Does hepatitis B virus (HBV) genotype influence the clinical outcome of HBV infection?
Article first published online: 28 FEB 2002
1999 Blackwell Science Ltd
Journal of Viral Hepatitis
Volume 6, Issue 4, pages 299–304, July 1999
How to Cite
Mayerat, C., Mantegani, A. and Frei, P. C. (1999), Does hepatitis B virus (HBV) genotype influence the clinical outcome of HBV infection?. Journal of Viral Hepatitis, 6: 299–304. doi: 10.1046/j.1365-2893.1999.00174.x
- Issue published online: 28 FEB 2002
- Article first published online: 28 FEB 2002
- Cited By
- acute hepatitis;
- chronic active hepatitis;
- gene length polymorphism;
- hepatitis B;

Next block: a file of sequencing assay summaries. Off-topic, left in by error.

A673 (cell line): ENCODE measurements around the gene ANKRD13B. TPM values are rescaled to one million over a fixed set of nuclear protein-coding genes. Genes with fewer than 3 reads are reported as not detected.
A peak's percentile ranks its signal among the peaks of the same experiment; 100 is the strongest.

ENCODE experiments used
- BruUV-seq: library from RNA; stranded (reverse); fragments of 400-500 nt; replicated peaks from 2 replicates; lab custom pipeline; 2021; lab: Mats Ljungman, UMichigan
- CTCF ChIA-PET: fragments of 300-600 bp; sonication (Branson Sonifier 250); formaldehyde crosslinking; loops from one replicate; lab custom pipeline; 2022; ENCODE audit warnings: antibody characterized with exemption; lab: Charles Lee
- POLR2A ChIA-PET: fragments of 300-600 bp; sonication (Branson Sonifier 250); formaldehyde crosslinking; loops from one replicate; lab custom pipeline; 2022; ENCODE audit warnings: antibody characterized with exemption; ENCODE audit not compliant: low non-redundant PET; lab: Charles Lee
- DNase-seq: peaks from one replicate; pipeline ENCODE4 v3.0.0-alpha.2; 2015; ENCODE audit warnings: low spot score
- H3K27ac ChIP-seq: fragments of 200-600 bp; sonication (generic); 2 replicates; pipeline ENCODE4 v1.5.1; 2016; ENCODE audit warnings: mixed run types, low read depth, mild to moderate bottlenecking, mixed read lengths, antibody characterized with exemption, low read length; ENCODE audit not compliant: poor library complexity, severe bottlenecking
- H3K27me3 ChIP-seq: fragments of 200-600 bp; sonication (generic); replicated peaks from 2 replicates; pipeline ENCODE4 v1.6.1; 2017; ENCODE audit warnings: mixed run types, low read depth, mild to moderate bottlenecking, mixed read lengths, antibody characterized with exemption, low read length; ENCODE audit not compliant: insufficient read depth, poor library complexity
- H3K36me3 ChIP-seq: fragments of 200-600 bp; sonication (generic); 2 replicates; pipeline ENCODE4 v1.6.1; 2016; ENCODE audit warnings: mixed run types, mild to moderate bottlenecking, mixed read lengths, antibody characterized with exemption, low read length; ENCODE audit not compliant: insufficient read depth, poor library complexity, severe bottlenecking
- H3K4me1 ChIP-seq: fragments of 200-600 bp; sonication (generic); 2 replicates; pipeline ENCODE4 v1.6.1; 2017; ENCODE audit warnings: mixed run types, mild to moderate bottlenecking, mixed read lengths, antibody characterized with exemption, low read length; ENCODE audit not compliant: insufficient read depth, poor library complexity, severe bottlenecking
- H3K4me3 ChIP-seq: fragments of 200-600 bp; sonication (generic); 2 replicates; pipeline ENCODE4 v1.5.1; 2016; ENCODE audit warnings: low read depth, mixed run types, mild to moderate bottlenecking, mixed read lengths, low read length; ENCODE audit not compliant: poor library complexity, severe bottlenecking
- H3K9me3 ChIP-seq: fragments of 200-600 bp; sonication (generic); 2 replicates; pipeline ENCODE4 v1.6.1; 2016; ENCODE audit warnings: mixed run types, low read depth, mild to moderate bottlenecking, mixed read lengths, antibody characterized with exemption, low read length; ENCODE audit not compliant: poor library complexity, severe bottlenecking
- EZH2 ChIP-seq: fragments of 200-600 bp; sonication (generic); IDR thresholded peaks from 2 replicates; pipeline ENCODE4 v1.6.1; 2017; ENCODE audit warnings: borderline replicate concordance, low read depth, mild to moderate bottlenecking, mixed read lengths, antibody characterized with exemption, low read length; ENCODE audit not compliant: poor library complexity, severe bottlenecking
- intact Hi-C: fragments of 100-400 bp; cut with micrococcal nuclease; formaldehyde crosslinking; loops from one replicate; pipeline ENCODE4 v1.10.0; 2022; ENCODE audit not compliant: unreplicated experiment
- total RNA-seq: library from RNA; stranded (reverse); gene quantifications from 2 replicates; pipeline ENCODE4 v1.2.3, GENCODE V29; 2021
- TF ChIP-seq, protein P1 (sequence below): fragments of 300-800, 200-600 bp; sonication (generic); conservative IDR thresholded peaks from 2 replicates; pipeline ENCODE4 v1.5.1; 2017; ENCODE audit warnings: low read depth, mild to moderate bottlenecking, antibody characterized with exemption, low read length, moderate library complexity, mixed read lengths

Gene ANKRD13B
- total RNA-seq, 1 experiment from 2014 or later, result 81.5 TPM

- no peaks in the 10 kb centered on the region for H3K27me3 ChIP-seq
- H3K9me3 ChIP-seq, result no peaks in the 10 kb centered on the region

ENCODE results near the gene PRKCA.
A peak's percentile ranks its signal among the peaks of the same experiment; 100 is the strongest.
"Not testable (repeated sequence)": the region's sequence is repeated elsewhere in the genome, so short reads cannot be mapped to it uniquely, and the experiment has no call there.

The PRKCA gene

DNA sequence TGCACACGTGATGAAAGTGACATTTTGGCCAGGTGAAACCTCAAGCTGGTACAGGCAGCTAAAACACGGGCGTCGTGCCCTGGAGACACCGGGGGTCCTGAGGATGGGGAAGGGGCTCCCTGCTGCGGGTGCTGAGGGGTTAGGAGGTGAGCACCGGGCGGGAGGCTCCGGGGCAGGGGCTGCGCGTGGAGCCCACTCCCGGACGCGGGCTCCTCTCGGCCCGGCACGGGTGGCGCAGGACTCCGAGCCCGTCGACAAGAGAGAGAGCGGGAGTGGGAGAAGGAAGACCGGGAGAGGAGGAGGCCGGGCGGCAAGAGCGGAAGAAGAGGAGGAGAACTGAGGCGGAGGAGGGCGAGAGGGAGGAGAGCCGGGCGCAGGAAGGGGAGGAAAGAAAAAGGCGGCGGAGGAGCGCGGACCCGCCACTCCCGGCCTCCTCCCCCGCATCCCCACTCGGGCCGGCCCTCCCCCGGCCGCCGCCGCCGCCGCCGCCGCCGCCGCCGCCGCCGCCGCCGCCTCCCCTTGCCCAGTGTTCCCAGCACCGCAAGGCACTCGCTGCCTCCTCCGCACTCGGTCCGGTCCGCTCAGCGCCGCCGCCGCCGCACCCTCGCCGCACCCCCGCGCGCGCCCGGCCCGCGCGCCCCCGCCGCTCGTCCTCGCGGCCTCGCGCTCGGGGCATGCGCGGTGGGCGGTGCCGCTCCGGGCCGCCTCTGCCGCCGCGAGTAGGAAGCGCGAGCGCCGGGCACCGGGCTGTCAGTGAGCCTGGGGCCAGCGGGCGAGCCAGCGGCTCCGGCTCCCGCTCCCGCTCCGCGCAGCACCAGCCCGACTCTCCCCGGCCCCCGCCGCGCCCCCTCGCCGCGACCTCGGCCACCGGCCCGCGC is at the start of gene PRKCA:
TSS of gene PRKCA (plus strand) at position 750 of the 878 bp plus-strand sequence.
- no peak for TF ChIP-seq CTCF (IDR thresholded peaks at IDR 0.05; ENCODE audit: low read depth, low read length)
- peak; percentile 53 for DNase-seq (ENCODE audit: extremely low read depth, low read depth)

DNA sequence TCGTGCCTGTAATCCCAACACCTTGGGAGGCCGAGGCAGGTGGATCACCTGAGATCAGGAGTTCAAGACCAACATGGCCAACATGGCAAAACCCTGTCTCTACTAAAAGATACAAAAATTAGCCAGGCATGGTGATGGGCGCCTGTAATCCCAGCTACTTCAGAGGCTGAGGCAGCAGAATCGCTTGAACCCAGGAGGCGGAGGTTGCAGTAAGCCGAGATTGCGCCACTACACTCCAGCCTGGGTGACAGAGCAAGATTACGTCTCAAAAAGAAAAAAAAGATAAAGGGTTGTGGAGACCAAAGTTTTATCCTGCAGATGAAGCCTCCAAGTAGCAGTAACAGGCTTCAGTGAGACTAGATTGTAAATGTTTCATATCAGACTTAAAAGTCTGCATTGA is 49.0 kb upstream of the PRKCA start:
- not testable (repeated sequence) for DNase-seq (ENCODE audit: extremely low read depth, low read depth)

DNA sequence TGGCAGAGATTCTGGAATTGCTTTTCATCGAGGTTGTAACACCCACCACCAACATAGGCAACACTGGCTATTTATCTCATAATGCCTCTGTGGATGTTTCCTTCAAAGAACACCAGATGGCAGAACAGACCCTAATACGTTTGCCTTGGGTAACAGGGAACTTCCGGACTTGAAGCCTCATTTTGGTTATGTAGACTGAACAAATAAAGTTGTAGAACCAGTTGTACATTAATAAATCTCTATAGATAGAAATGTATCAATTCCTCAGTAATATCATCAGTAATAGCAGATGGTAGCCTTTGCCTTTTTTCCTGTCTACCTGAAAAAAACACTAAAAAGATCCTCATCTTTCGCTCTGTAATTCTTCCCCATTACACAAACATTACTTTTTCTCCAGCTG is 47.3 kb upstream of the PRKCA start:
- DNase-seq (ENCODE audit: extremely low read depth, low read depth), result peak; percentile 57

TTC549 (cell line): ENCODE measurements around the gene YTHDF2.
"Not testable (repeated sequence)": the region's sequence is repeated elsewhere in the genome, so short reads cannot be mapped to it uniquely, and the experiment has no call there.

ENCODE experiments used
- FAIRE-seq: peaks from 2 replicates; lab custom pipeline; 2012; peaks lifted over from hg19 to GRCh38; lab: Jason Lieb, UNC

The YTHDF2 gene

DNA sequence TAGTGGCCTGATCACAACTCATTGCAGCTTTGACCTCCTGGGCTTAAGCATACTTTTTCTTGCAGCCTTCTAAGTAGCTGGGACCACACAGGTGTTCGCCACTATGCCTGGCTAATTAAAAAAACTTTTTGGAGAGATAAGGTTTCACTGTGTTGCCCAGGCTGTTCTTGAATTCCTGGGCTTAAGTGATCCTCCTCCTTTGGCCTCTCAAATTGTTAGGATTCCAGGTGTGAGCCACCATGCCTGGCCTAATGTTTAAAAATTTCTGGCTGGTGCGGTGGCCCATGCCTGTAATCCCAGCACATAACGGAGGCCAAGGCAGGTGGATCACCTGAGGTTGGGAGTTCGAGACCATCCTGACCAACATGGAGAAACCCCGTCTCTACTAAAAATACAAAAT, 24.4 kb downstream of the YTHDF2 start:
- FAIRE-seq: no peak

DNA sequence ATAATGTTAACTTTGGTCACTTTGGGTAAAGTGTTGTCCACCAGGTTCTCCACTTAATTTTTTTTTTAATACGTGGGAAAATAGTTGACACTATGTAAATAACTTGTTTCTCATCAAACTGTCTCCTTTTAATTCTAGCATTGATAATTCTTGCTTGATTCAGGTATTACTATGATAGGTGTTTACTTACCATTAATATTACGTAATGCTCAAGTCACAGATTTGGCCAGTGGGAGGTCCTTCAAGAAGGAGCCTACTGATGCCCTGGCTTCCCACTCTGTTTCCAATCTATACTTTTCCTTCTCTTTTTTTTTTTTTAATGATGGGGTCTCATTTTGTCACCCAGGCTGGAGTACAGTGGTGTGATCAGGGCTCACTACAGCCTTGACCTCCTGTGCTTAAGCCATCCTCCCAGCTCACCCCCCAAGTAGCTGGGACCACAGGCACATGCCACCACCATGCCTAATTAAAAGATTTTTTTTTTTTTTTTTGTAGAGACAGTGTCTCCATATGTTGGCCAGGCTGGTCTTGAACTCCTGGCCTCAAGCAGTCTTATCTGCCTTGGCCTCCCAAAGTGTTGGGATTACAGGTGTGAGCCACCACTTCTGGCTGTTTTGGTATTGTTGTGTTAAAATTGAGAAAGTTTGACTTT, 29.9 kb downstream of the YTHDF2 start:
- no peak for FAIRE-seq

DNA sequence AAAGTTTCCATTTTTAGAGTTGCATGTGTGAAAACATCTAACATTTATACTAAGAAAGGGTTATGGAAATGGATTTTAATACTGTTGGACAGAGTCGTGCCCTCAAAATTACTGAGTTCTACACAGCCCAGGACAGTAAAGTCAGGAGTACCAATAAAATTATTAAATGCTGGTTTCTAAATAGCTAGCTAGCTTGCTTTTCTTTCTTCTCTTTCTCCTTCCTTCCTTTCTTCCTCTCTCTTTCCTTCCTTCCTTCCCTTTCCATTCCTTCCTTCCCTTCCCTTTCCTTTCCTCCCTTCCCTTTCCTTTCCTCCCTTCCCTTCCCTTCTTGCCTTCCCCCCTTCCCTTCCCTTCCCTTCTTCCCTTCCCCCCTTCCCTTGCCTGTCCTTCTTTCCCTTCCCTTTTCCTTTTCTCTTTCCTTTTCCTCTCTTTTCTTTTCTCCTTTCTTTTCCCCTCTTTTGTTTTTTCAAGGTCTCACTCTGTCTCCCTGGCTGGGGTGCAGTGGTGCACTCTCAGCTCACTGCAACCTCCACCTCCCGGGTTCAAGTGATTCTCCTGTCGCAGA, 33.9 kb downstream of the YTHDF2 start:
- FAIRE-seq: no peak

Between 5 and 10% of adults infected with the hepatitis B virus (HBV) develop a chronic infection lasting longer than 6 months, which may lead to advanced liver disease. HBV can be classified into six genotypic families: A, B, C, D, E and F, but only genotypes A and D are significantly represented in western Europe, where they account for some 90% of cases of infection with HBV. In the present study, we investigated a possible association between HBV genotype A or D and clinical outcome of the infection. We compared the prevalence of these genotypes in a group of patients with chronic active hepatitis to that of a group with acute resolving hepatitis. In patients with chronic active hepatitis, genotype A was found in 28 of 35 patients and genotype D in only four. The remaining three patients were infected with genotype non-A, non-D. In contrast, genotype D was found in 24 of 30 patients with acute hepatitis, whilst genotype A was found in only three patients of this group. Three were infected with genotype non-A, non-D. Our results show a clear association between genotype A and chronic outcome (Ficher’s exact test: two-sided P-value, P < 0.0001). They suggest that HBV genotypes may play a role in the virus–host relationship. Possible mechanisms for such a role are discussed.